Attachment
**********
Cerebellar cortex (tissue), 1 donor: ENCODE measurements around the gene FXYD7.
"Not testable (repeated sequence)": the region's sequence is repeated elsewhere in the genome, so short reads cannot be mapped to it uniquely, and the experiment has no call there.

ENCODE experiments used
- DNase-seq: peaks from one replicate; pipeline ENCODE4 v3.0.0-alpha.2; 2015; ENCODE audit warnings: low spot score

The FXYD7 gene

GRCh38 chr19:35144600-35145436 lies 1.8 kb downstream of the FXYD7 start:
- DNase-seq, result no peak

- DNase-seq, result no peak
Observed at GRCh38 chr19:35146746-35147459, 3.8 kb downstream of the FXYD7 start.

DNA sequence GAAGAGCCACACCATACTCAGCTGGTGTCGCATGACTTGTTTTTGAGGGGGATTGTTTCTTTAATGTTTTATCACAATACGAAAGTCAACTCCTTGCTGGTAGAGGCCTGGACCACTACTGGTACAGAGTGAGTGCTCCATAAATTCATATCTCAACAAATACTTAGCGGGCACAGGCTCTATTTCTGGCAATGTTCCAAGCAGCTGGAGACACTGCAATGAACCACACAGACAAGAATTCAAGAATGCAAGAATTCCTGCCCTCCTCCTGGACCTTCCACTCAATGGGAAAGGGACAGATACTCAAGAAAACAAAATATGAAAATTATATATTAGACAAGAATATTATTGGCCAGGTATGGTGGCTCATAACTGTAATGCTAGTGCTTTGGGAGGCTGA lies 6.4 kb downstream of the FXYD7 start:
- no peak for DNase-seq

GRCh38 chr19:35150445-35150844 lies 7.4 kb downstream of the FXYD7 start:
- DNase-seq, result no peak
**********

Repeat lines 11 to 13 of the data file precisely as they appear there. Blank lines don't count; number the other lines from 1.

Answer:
- no peak for DNase-seq

GRCh38 chr19:35150445-35150844 lies 7.4 kb downstream of the FXYD7 start:
- DNase-seq, result no peak